The Brow and Boogie Show, first impressions

I’m not going to make this too in-depth, since it’s just one game, but I did want to jot down some qualified thoughts after watching Pelicans-Rockets tonight, and the debut of the Brow and Boogie Show.

• Not much to say, huh? Unfortunately, it’s obvious they’re going to have to feel each other out more in practice before it begins to flow in the game. Alvin Gentry didn’t leave them out for very long stretches on the floor together - an extended run to begin the game and at the end, with another chunk in the third quarter by my recollection.

• I do hope though, after getting their feet wet tonight, that Gentry will just throw the two of them into the fire. Cycling them in and out to carry various, inadequate four-man units just replicates the worst of what both the Pelicans and Kings have been this season. The point of joining these two together should be to see what kind of unexplored possibilities they can realize.

I’m not sure what end was served by trying to manage the game and break them up when they were getting burned early on. New Orleans is only nominally in the playoff race, and they're not going to get back in it playing conventionally. In any case they still got killed as they always were likely to be by a much better Rockets side. So let Brow and Boogie go out and experiment and see what clicks.

• Of course, in any process like that it’s going to be ugly at first. Davis and Cousins couldn’t figure out how to protect the interior, and they got burned inside a few times early when it looked like they weren’t quite sure who was supposed to be shouldering that assignment.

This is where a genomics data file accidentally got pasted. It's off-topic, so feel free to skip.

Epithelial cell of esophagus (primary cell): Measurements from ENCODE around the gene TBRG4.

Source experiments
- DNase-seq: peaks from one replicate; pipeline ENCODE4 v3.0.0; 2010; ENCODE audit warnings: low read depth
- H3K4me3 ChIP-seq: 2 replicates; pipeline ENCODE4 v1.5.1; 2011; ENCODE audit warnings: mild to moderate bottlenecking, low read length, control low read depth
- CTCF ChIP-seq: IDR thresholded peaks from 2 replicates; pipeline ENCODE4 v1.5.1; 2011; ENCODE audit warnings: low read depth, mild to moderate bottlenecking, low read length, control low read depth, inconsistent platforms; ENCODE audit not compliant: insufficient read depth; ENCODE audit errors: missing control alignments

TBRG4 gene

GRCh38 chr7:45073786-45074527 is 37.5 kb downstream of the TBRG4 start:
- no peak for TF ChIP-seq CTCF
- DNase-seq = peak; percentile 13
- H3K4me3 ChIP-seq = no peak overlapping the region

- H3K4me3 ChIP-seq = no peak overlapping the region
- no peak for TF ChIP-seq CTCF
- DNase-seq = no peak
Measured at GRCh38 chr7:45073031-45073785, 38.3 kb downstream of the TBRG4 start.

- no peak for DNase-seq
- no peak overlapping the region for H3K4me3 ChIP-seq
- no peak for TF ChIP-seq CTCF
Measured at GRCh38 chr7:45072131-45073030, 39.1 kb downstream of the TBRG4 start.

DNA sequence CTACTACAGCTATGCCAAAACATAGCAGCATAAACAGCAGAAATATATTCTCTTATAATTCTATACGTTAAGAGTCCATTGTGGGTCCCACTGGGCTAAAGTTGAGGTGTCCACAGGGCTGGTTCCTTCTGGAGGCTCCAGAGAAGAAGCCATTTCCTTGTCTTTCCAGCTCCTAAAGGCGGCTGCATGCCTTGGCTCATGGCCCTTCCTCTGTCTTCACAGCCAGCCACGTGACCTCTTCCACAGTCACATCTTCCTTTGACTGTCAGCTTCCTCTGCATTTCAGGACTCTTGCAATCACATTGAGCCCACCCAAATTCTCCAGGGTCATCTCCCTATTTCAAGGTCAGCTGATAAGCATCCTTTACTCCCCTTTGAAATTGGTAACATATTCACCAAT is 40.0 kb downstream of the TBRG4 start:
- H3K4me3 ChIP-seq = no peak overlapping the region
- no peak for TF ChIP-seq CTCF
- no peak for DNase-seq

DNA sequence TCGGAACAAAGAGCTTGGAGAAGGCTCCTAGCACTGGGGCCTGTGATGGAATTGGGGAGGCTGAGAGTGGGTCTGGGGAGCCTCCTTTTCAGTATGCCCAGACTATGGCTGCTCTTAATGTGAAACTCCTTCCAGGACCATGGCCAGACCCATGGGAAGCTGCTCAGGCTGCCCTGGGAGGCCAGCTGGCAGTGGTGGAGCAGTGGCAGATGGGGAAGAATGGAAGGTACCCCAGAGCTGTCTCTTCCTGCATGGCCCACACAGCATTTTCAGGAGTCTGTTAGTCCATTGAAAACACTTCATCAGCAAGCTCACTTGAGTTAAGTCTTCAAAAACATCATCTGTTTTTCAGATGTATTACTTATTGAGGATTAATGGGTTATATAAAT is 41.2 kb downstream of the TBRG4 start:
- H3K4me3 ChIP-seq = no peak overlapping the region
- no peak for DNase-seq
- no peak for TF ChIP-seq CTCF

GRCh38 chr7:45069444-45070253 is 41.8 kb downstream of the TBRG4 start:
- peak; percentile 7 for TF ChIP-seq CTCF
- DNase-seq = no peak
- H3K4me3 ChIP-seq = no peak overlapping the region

• For whatever it’s worth, though, in the 21 minutes the two shared on the floor the Pelicans were better defensively than they were offensively. It breaks down like this: 76.8 points per 100 possessions offensively, 107.9 points allowed per 100 defensively. The minus-31.1 net rating certainly isn’t good, though it was pretty much in line with New Orleans’ other two-man combos that got heavy minutes.

• Still, I did expect to see a little more out of them offensively when they were on the floor together. That 76.8/100 number is justified - even though they filled up the stat sheet (Cousins had 27, 14, five, five and four and Davis had 29 and nine) they rarely did anything individually much suggestive of their talents.

• There was however one play in the third quarter that highlighted what I thought they were capable of. Around the 4:30 mark, Davis drove by Trevor Ariza from the right elbow-ish area and finished over Clint Capela at the rim. Capela started the possession on Cousins, rotated into a double on Jrue Holiday after Cousins set a pick and then had to scramble back into the key to cover him on the roll. It gave Davis a clear path to the basket that he exploited, beginning with a very simple spread pick motion. I would’ve liked to see more of that.

• I liked Omri Casspi’s energy and scorer’s instinct, and thought he brought a nice boost. Shame he apparently broke his thumb and will have to miss four-six weeks.

• One last thought, on Houston. I wouldn’t have thought Lou Williams was exactly the piece they needed, but as a like-for-like replacement for Corey Brewer he’s obviously an upgrade. He dropped a quality 27 points, and gives an already super springy, long, dynamic offense yet another threatening scorer.

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